It is true that with most artists you could say each album they give us is a new chapter in their story.
With this in mind, High as Hope could represent a whole new book for Florence, one strikingly unlike the others we have heard from her.
Muted are the harps and, for the most part, gone is the choir (as pointed out in No Choir.) What remains is talent, emotion and most importantly, a story.
While previous work from Florence has not at all lacked honesty, with tracks like Only if For A Night describing in detail one of Welch’s dreams, this album’s story seems much more personal.
It isn’t hard to decipher why the album feels this way either, a collaborative effort between confession and coolness.
The confessions begin immediately in the album’s opener, June, in which Welch sings about waking in Chicago after a show, repeatedly telling the listener “I’m so high.”
Aspects of the band’s old sound are still there, the occasional heavy pounding of a drum sneaking in during the track, an emotional wail making an appearance here and there .
However, it is noticeably stripped back, calmer and cooler, which in turn truly forces you to focus on the strength of Florence’s voice, and the strength of what she is saying with it.
Focusing on these words in track two, Hunger, truly highlights how personal this album gets. The first lines “At seventeen, I started to starve myself, I thought that love was a kind of emptiness” give us a clear reference to the struggles and hardships the singer has overcome.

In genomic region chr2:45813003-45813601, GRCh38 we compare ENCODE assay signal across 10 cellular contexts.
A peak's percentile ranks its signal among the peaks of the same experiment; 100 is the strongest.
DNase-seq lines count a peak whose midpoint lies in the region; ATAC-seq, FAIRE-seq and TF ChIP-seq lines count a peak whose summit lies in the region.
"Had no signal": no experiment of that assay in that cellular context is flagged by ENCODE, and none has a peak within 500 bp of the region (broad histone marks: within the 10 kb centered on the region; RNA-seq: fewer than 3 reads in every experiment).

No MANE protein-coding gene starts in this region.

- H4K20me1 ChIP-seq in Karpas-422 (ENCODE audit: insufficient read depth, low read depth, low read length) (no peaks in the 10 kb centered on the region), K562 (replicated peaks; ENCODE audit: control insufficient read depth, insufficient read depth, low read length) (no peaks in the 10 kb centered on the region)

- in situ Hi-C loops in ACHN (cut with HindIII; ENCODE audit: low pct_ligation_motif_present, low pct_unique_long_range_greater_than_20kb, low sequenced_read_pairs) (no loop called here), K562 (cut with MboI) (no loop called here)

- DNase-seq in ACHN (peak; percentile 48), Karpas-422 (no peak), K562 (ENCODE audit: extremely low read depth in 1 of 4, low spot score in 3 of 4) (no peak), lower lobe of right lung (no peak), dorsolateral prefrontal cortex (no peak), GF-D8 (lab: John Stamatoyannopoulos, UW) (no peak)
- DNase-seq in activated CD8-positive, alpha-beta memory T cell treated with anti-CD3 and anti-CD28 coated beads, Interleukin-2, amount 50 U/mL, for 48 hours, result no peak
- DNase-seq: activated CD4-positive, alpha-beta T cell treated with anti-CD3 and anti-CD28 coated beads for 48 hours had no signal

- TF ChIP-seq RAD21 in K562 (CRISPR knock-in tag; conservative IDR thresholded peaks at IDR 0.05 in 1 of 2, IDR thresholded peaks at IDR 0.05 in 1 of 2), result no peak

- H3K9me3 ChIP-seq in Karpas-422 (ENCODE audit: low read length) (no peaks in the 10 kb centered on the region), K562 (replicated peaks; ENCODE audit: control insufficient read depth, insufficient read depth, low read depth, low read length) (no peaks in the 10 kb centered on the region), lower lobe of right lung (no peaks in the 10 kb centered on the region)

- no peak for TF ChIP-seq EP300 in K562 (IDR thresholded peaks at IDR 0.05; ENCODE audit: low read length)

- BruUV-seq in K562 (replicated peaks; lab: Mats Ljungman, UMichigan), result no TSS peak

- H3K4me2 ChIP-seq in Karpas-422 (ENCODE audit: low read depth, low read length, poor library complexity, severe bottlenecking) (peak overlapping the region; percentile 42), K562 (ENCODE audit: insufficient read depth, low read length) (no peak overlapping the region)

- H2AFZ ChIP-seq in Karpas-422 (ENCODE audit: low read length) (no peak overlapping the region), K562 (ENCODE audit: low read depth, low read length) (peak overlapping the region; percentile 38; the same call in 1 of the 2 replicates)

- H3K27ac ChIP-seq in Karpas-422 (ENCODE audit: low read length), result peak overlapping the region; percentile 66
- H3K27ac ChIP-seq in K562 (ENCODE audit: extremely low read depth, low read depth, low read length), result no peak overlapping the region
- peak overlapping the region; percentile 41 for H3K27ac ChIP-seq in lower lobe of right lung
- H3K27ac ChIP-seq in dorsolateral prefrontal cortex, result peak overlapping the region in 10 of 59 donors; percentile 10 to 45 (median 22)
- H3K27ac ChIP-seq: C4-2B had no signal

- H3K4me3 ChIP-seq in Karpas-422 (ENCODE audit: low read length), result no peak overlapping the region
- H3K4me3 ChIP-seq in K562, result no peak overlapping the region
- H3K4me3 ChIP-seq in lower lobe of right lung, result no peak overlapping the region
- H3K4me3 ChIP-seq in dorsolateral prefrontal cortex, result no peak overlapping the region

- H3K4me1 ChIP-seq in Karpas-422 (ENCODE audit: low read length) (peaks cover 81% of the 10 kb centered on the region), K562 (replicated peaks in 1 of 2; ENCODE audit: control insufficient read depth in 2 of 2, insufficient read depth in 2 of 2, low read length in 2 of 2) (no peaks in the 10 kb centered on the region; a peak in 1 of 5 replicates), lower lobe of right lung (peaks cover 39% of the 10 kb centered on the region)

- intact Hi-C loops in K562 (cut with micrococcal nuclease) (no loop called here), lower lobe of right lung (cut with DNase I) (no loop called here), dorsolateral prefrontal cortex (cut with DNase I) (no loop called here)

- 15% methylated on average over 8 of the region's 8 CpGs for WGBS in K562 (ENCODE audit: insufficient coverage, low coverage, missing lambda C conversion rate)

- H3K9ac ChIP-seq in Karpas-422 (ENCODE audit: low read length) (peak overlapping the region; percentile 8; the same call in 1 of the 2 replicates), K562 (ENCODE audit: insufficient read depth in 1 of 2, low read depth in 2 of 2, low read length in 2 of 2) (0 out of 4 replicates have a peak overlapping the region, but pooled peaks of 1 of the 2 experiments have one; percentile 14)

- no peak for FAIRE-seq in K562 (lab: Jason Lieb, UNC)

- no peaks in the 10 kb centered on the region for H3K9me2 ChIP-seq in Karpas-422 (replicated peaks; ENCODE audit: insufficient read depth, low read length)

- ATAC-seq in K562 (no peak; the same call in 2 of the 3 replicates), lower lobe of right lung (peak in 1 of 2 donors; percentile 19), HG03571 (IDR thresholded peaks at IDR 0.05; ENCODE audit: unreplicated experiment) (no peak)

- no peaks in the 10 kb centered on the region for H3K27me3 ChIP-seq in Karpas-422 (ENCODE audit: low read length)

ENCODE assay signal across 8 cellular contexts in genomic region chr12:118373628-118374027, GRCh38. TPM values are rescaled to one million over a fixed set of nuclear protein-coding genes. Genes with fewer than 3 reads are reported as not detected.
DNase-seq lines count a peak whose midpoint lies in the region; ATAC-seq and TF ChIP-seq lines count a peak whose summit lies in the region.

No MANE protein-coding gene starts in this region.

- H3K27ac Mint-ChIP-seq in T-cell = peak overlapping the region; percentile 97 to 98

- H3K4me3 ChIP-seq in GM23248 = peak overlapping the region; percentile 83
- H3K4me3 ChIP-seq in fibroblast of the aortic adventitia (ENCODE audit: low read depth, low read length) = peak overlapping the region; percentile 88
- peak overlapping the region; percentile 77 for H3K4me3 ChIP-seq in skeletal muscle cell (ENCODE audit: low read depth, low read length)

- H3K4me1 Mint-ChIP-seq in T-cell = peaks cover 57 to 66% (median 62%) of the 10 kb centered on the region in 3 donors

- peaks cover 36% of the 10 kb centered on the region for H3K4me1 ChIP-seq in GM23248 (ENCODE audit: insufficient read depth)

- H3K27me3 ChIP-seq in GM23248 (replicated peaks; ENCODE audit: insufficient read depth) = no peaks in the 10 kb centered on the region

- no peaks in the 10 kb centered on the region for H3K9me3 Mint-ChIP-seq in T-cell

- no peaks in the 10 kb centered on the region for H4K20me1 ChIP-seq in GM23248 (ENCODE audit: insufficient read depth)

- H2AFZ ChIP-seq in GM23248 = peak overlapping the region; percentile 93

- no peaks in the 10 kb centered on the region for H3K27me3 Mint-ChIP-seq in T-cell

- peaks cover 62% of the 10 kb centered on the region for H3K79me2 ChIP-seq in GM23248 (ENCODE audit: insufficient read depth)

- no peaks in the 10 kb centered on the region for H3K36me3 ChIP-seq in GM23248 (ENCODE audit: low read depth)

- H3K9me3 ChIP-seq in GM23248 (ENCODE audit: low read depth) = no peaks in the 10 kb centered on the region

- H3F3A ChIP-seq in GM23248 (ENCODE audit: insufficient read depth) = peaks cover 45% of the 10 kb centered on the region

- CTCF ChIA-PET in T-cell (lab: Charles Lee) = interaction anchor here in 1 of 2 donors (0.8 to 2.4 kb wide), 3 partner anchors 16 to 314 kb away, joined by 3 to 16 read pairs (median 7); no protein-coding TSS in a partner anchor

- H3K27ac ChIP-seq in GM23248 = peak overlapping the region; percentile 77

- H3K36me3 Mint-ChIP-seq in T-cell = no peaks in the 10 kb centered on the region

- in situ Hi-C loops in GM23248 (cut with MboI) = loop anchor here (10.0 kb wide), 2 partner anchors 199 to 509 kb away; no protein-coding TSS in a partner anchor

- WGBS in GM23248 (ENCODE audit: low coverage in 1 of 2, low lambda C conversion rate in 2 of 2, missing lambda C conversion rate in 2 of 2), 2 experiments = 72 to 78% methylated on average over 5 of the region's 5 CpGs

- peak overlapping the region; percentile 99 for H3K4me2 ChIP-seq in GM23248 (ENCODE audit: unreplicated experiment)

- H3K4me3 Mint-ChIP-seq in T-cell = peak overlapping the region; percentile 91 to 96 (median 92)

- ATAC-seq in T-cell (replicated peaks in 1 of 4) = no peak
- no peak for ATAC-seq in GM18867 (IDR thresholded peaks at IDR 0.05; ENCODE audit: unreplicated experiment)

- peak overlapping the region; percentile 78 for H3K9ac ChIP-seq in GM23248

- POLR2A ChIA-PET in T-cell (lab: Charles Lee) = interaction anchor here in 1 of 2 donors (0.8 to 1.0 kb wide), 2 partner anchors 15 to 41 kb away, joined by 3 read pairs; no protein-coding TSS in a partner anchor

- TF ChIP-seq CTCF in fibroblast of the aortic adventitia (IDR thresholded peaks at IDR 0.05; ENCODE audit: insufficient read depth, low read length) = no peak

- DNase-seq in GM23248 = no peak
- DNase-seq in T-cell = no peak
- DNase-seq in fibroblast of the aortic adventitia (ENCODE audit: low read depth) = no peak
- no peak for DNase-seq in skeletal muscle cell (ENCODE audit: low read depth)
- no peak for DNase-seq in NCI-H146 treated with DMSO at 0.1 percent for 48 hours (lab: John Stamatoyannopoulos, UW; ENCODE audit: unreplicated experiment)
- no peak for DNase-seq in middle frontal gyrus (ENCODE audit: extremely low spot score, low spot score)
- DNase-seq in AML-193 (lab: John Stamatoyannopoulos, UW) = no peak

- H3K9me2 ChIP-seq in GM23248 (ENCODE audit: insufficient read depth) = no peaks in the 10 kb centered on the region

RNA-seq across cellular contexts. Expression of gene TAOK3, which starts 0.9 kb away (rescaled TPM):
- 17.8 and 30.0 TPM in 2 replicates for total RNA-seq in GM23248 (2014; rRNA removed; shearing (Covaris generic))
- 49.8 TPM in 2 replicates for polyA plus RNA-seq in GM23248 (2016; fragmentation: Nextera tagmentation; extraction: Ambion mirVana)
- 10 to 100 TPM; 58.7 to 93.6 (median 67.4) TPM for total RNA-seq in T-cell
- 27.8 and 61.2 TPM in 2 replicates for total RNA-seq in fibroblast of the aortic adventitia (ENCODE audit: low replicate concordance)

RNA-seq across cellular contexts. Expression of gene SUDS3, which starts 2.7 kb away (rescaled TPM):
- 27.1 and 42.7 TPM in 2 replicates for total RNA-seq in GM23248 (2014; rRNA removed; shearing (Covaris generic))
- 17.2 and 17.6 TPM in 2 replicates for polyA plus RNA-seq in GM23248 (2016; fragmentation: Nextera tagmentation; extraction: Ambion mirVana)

A standout song from the album is Grace. The track, which is a musical apology to Welch’s sister, details an 18th birthday party during which the singer was tripping and seeing people’s feelings.
And while we can’t exactly feel Florence’s feelings, it is not at all hard to hear them in this song. From the near-whispered bridge of “And you, you were the one I treated the worst” to the screams of “and it was such a fucking mess” as the song builds to its dramatic climax, emotion pours through the track.
If the change in pace that this album boasts leaves you thirsty for the classic sound though, you’re in luck, as towards the albums end 100 Years gives you a taste of what Florence was once known for.
The sound of the harp is prominent for the first time in a while, while other strings and pounding drums work together to make a track which is unapologetic in sound and meaning.
Lyrics such as “And I believe in love and the darker it gets, the more I do, try and fill us with your hate and we will shine a light” as with all good songs can be interpreted in many ways, but the meaning stands strong. Embrace who you are.
And with this new album, it seems that is what Florence is doing.
Listen to the album here:
Featured Image: Florence and The Machine Sky Full of Song Video